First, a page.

DB pension deficits up £94bn to £168bn in last year

The combined deficit of UK defined benefit pension schemes increased by £2.1 billion in October to £168.2 billion, according to new data from the Pension Protection Fund (PPF).

Over the past 12 months aggregate DB deficits have surged by £93.9 billion, in part because the yield on UK Government debt securities – which pension schemes use to match liabilities – has remained persistently low.

A deficit of £74.3 billion was recorded at the end of October 2019.

The data shows the funding level of defined benefit pension schemes decreased from 91.4% at the end of September 2020 to 91.2%.

Total assets were £1.753 billion and total liabilities were £1.921 billion.

There were 3,617 pension schemes in deficit and 1,805 pension schemes in surplus.

The deficit of the schemes in deficit at the end of October 2020 was £279.5 billion.

AJ Bell senior analyst Tom Selby said: “Defined benefit pension deficits remained eye-wateringly high at £168.2 billion in October, while the number of schemes facing up to a deficit has risen 10% over the past 12 months to 3,216.

“The main driver behind surging DB deficits over the past year – and indeed the previous decade or so – has been persistently low UK Government gilt yields. 

“Because a pension scheme’s liabilities are calculated based on the returns available from gilts, a lower yield leads to higher deficits.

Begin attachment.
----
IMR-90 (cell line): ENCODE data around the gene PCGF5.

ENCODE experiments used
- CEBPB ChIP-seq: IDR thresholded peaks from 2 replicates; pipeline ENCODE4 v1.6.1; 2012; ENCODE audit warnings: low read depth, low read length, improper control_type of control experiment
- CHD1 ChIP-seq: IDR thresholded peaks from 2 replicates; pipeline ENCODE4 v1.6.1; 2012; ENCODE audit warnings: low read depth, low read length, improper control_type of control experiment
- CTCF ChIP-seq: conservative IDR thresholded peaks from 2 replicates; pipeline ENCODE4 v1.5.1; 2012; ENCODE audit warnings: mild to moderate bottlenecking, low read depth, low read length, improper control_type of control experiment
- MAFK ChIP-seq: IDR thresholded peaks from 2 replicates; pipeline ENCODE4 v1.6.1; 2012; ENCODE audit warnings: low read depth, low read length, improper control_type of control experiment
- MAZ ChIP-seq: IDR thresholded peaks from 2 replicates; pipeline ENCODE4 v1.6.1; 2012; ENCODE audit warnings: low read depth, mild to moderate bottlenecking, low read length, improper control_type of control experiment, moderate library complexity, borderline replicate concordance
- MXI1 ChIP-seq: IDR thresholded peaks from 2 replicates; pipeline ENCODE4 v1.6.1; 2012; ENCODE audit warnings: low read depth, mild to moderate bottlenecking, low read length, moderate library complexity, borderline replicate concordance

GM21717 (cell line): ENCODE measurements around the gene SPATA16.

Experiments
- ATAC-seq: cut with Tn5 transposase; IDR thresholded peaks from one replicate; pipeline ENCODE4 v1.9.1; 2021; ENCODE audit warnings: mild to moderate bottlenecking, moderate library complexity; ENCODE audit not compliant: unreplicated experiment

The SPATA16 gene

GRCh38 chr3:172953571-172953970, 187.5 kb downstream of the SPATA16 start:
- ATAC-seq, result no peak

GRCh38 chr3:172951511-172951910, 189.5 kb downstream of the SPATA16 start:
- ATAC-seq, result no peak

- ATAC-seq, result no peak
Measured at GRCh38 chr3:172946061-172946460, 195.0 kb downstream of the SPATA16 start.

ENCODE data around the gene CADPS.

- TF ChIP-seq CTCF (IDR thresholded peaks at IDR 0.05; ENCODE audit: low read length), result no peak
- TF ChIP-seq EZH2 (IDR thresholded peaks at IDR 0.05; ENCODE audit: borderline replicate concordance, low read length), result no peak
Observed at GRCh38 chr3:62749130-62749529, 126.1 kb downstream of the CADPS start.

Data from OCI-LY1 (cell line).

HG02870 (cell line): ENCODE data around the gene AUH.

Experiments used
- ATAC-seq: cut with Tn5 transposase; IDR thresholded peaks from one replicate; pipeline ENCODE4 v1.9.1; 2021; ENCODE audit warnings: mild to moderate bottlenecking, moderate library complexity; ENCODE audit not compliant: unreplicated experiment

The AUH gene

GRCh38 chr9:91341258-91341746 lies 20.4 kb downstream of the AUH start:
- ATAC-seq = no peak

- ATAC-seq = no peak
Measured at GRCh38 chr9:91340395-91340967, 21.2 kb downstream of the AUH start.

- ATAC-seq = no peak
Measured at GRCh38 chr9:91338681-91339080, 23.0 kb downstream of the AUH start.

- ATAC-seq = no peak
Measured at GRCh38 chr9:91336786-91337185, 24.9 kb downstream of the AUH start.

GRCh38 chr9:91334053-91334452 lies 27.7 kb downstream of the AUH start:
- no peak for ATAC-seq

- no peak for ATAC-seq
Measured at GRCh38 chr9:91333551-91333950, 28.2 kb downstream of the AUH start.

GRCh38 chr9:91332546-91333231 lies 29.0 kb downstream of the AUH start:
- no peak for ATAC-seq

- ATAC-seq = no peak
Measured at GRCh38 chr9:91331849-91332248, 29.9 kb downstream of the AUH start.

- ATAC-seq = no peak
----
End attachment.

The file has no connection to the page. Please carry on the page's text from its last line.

“In this context the Bank of England’s announcement of £150 billion more QE – deemed necessary to prop up the UK’s ailing economy during lockdown – could be like throwing kindling on an already roaring pensions fire. 

“The Bank’s decision to buy more UK gilts should push up the price of gilts and in turn suppress the yield, driving up liabilities and heaping further pain on employers already shouldering the burden of enormous historic DB pension promises as well as dealing with the fallout from the Coronavirus pandemic.

“On the other side of the coin, of course, if the Bank’s intervention helps keep those companies afloat then in the long-run it may well actually preserve the pensions entitlements of millions of workers. 

“Yesterday’s positive vaccine news could also help, with the 10-year UK gilt yield jumping from 0.25% to 0.4% in anticipation of a brighter outlook for the economy if (and hopefully when) it is rolled out to the population.”